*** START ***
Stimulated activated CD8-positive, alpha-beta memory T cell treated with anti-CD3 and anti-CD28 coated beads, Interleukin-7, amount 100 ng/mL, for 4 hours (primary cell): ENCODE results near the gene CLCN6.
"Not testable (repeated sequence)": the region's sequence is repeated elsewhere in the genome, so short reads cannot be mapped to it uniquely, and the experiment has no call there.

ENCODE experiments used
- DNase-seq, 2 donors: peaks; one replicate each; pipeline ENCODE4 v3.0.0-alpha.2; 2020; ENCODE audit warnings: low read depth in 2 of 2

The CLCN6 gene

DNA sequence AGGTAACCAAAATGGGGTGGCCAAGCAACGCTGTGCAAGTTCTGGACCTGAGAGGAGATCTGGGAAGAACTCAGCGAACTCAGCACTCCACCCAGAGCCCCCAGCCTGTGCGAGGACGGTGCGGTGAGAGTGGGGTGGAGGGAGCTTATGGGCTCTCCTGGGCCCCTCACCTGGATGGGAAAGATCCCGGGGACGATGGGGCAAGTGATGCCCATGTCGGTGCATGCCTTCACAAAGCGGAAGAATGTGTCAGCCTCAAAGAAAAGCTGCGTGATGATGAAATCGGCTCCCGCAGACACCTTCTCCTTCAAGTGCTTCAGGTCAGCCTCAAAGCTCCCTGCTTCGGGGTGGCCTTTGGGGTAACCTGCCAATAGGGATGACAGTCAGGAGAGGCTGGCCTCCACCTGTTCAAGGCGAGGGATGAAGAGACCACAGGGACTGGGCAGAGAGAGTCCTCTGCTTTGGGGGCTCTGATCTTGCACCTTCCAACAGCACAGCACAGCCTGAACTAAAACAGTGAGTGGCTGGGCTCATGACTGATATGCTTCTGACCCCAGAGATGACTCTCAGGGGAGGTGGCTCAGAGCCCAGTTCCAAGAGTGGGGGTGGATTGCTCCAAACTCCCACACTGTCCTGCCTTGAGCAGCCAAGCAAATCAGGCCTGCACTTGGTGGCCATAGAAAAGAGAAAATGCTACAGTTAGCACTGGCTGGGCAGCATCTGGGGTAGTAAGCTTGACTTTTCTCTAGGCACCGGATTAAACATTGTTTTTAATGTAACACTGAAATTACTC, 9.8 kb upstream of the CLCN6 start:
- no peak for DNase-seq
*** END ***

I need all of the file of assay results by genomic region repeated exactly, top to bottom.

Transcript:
Stimulated activated CD8-positive, alpha-beta memory T cell treated with anti-CD3 and anti-CD28 coated beads, Interleukin-7, amount 100 ng/mL, for 4 hours (primary cell): ENCODE results near the gene CLCN6.
"Not testable (repeated sequence)": the region's sequence is repeated elsewhere in the genome, so short reads cannot be mapped to it uniquely, and the experiment has no call there.

ENCODE experiments used
- DNase-seq, 2 donors: peaks; one replicate each; pipeline ENCODE4 v3.0.0-alpha.2; 2020; ENCODE audit warnings: low read depth in 2 of 2

The CLCN6 gene

DNA sequence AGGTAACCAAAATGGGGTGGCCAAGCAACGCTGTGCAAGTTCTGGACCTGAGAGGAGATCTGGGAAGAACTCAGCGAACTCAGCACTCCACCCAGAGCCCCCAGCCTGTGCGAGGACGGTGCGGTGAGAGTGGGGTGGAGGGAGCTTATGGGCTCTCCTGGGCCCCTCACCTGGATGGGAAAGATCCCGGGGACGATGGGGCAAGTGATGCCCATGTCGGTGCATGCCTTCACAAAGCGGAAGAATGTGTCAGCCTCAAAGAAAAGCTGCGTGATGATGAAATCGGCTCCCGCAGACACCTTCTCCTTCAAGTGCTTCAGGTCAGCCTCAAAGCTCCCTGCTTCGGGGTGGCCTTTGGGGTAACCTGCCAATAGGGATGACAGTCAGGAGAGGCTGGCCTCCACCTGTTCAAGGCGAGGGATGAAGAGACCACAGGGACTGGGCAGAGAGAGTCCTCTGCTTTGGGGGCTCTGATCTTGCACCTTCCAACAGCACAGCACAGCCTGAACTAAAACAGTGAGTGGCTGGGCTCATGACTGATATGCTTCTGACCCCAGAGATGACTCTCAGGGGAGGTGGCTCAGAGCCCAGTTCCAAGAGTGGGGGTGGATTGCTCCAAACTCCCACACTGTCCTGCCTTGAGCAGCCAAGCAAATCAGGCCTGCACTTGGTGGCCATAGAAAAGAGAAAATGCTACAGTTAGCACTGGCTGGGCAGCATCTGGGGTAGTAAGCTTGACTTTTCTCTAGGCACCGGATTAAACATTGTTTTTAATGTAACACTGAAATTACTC, 9.8 kb upstream of the CLCN6 start:
- no peak for DNase-seq